In the light of this, a fairly throwaway line in The Exorcism of Emily Rose assumes a rather horrifying undertone: an academic expert witness is called to defend possession, being a specialist in 'contemporary cases of possession, mostly in the Third World.' Like, perhaps, Nigeria, where they pour acid on five-year-olds? It's at this point that the film's quest to prove 'a more magical world' starts to seem really questionable. This expert witness is described as one who studies possession 'from a scientific perspective and doesn't try to debunk it' - which seems an odd understanding of what 'scientific' means, given that the whole scientific method depends on trying to disprove things and considering theories valid only if they can withstand people 'trying to debunk' them with great energy: the implication, bizarrely, is that scepticism is unscientific. But it goes beyond that. One man dismisses the idea of citing such possessions on the grounds that the Third World is 'primitive and superstitious', which neatly implies that it's only racism and cultural prejudice that would make you doubt such beliefs - rather similar to the line Helen Ukpabio takes, in fact - but I would argue that actually, by making a vague gesture at 'the Third World' to back up the fictional story is rather closer to the cultural prejudice Chinua Achebe describes as 'reducing Africa to the role of props', 'Africa as setting and backdrop which eliminates the African as human factor.' People die of exorcisms in Africa as well as in the West, and they all matter equally; casually nodding at 'the Third World' shows a certain disrespect for the fact that ideas about possession are a real problem for real people there, not just a generic cultural background.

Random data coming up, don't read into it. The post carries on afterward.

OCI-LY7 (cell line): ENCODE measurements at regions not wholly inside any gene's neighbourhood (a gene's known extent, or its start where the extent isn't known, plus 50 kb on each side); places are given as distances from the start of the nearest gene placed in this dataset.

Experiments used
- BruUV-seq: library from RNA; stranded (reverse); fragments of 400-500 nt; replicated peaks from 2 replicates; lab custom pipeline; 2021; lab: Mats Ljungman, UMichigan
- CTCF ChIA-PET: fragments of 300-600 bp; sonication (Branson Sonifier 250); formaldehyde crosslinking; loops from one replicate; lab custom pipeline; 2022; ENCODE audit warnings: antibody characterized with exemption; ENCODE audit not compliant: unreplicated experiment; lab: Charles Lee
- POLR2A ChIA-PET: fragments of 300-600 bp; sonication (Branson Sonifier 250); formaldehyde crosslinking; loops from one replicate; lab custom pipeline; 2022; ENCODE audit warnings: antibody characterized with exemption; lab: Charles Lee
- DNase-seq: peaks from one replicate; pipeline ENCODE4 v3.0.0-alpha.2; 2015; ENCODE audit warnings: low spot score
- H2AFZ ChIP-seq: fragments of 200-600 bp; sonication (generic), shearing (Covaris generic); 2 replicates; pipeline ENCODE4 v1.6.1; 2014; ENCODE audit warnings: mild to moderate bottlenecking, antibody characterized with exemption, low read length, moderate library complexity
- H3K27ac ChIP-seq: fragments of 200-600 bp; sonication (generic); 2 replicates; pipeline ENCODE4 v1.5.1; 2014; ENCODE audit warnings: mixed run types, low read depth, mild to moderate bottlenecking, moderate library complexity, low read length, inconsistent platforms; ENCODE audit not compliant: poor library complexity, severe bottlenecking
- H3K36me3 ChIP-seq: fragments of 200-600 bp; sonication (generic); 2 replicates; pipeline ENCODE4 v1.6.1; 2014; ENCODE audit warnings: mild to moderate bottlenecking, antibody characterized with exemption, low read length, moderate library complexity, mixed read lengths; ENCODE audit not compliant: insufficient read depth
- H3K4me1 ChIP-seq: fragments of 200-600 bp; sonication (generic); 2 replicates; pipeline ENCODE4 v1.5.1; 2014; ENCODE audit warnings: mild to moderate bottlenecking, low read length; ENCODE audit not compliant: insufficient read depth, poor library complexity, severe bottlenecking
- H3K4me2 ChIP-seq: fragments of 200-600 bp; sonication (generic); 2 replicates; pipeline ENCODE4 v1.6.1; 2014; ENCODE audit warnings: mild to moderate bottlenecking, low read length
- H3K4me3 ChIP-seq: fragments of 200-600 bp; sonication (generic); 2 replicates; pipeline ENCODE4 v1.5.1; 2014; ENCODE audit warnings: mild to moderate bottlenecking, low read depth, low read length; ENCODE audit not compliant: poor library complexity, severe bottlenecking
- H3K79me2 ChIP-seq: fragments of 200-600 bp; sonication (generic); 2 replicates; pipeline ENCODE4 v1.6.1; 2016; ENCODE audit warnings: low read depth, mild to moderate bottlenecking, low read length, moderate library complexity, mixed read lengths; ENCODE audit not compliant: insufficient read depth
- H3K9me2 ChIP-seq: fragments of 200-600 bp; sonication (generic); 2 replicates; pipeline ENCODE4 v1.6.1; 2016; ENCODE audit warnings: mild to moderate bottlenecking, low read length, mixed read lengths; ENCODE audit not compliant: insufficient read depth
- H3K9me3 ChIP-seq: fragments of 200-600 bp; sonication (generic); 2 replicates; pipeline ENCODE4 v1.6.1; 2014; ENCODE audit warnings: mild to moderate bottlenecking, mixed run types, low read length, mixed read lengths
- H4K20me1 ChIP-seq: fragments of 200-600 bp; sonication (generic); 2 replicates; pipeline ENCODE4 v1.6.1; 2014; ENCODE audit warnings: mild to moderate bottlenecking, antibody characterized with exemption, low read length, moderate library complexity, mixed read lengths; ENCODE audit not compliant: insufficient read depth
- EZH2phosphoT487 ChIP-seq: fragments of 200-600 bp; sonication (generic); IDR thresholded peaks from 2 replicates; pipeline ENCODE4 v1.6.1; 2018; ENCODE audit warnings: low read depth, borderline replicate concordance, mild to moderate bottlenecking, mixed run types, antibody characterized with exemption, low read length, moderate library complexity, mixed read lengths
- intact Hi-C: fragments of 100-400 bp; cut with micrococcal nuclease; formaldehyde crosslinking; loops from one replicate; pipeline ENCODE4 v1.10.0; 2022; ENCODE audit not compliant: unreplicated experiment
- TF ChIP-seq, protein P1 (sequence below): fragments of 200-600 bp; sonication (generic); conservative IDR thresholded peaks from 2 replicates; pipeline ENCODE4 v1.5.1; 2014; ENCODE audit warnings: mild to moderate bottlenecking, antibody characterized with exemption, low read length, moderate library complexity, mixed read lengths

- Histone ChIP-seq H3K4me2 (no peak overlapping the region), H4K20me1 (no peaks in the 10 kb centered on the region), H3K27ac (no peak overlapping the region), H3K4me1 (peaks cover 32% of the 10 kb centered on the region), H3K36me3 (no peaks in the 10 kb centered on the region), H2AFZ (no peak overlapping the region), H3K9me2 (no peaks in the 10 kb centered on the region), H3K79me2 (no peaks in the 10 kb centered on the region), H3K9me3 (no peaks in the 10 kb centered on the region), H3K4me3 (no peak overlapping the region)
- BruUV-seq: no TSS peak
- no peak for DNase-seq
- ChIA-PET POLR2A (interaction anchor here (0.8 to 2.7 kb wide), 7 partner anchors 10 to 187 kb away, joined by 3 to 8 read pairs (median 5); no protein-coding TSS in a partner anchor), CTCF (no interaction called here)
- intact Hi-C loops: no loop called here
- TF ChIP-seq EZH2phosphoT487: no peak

The situation in Nigeria only one example, though a particularly recent and heartbreaking one; people's courses of action are often influenced by fictional representations of real, or purportedly real, phenomena. The psychologists who tried to treat Genie, a girl rescued from a home so abusive that she had been denied any kind of conversation and had a vocabulary of about two words ('stopit' and 'nomore'), watched Francois Truffaut's L'Enfant Sauvage, an account of the similarly languageless Victor 'the Wild Boy of Aveyron' for inspiration.* That's a mostly benign example, though Michael Newton points out that it may have been problematic - 'More negatively, the misleadingly upbeat ending of Truffaut's film (in which Victor appears to be heading for a full place in the human community) may also have subtly influenced the scientists' expectations about the possible outcome of their work ... More than this, Victor's story might have helped to create for the Genie team a narrative in which the role of heroic educator was uncast. Perhaps it was now the subtle and in many ways understandable conflicts began in which each sought to assume the part of Genie's saviour.' (Conflict between her potential parent figures led to her life being disrupted in various damaging ways.) And the scientists themselves acknowledged potential issues: 'All of us saw in the movie what we were prepared to see to confirm our own biases,' remarked one of them. ** Intentions were honourable, but Genie's life went downhill nonetheless, and while it would be silly to blame Truffaut for this, his influence is acknowledged to have at least been felt in the tragedy.